Friday, May 12, 2017

Fish on Friday

The law is often stupid or silly, and nowhere is that more often true than in the arena of food. 

For example, did you know that the tomato is a vegetable and not a fruit?

That's wrong you say? Tell it to the U.S. Supreme Court which, in an 1893 case entitled Nix v. Hedden, ruled that the tomato was a vegetable under U.S. customs law.

And what of other dietary laws and restrictions?

Though a great deal of paliver has been spent on why one religion or culture bans one food (such as cow) but not another (such as pork), the simple truth is that dietary customs have less to do with rational thought, history, or science than they do with the social need to created tribal segregation.

We are the people that do not eat cow.

We are the people that do not eat pig.

We are the people that eat fish on Friday.

Fish on Friday? What?!  Where did this strange custom come from? It is not in the Bible, in either the Old or New Testaments.

It seems this particular dietary restriction started as a "Friday Fast" which took the form of abstaining from animal meat on Fridays. This fast was supposedly to commemorate the crucifixion of Jesus Christ on Good Friday, but in practice it probably had more to do with controlling the congregation through arbitrary ritual.

It's worth noting that different nations and cultures have embraced a wide variety of "meatless" days, and for a wide variety of reasons, from economic to political, and from scarcity during war to health.

Somewhere along the line, "meatless Fridays" were relaxed to allow fish, but not beef, lamb, goat, rabbit, or chicken.

A rumor has it that "Fish on Friday" traditions were started as a secret papal pact with the Italian fishing industry designed to create a market for under-employed fishermen.  That sounds right, but there is no solid support for the notion.  It's "truthy," which is to say, it is not the truth.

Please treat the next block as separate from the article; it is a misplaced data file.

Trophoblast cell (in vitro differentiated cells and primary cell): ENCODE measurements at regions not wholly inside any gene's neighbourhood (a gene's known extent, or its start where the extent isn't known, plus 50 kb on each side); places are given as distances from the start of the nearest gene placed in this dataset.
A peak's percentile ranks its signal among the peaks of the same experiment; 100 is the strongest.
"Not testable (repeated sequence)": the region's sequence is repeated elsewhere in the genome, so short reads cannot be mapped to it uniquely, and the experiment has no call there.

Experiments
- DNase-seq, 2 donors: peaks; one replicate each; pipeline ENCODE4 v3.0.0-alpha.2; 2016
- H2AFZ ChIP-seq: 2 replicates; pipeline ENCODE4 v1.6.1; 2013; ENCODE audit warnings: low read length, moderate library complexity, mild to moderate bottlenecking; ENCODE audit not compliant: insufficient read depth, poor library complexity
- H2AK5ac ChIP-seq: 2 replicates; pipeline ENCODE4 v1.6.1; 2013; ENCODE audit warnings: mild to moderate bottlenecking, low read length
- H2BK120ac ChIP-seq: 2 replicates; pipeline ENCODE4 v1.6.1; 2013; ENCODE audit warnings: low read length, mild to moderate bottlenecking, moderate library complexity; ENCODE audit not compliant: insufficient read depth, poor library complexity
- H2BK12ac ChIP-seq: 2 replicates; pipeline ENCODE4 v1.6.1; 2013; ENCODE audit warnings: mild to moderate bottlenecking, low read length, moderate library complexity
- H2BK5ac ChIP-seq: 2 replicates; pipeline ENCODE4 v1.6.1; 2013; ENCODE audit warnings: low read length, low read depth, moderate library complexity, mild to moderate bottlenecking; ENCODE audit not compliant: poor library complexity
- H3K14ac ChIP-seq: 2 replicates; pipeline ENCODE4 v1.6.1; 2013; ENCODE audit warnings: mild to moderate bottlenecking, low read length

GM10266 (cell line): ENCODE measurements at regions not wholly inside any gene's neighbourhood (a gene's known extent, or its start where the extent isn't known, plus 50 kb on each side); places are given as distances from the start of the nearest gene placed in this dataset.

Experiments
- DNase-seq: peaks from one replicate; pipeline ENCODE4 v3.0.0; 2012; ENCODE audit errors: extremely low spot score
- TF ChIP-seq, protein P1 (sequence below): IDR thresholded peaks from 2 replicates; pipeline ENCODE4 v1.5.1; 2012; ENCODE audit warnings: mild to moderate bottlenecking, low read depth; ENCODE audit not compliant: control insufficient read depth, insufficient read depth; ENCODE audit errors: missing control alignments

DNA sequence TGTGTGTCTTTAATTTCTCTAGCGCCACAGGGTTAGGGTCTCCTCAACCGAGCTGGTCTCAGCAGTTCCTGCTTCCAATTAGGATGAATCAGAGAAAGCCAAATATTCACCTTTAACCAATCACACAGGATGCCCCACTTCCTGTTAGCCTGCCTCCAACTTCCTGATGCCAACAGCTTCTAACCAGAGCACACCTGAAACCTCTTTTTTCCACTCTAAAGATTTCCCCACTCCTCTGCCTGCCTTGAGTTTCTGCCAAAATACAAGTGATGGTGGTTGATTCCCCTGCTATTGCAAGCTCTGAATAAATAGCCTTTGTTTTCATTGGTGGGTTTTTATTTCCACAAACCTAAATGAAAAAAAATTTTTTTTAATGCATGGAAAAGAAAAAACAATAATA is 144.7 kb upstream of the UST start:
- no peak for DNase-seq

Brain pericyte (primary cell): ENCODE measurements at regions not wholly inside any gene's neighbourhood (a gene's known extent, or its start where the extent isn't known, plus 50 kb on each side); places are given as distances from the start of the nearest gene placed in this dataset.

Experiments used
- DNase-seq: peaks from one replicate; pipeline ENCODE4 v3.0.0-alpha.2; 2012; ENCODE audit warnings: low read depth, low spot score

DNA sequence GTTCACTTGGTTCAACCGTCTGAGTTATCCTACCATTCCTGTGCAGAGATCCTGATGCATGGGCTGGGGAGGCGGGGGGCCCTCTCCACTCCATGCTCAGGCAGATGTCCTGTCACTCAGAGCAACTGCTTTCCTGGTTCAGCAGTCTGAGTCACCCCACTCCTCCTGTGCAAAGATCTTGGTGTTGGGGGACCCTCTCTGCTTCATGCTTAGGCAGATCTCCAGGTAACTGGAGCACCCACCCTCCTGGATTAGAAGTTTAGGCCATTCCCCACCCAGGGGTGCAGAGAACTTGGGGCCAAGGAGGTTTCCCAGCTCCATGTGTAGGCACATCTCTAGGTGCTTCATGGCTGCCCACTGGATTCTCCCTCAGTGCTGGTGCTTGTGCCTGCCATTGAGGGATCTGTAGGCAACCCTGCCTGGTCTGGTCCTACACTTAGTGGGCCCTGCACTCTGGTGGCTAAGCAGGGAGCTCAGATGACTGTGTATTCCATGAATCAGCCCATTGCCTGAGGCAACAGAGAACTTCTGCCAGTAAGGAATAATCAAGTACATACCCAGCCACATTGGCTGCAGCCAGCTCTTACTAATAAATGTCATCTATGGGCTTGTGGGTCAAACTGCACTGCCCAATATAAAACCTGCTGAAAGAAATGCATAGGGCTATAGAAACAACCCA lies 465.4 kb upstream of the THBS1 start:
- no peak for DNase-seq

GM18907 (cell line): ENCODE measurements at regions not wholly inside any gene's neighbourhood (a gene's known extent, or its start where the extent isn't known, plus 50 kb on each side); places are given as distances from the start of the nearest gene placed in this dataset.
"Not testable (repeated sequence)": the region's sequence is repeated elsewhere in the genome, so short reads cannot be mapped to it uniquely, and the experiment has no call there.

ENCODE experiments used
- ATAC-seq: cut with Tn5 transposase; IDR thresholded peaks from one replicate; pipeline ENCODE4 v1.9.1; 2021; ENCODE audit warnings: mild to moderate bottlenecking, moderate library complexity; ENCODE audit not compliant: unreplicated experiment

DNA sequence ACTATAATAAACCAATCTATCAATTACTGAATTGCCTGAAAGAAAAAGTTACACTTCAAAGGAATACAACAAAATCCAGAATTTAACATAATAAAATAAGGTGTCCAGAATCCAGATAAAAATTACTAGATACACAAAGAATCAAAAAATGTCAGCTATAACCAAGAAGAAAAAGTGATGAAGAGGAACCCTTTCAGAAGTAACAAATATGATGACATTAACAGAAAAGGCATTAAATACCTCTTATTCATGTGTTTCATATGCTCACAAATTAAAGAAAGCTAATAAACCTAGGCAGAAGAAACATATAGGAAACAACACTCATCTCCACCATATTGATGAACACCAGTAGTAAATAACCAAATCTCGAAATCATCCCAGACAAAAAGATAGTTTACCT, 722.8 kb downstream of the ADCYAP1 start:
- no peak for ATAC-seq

One thing we do know is that religions are as plastic as Silly Putty, adding prohibitions and removing them with equal abandon, and without rhyme or meter.

And so, when Catholics came to the New World, and discovered millions of beaver in our streams and rivers, the "only eat fish on Fridays" dictum was questioned or even ignored.

In the 17th century, Francois de Laval, the first Bishop of Quebec, wrote to theologians at the Sorbonne and asked whether his flock might be permitted to eat beaver meat on Fridays during Lent, despite the fact that meat-eating was forbidden. Since the semi-aquatic rodent was a skilled swimmer, the Church declared that the beaver was a fish. Being a fish, beaver barbeques were permitted throughout Lent. Problem solved!

And what of the Capybara in equally Catholic South America? It too was declared a fish!

And what of American Alligator? In 2010, the Archbishop of New Orleans said "alligator is considered in the fish family" as it's cold blooded.

In 1962, McDonald's came out with the Filet-O-Fish sandwich so that Catholics would have something to eat in that establishment on Friday, but in 1966 the Catholic Church dropped the "Fish on Friday" rule with Vatican II.  What about the Filet-O-Fish sandwich?  It proved popular enough on its own, that it's still a staple of McDonald's to this day.

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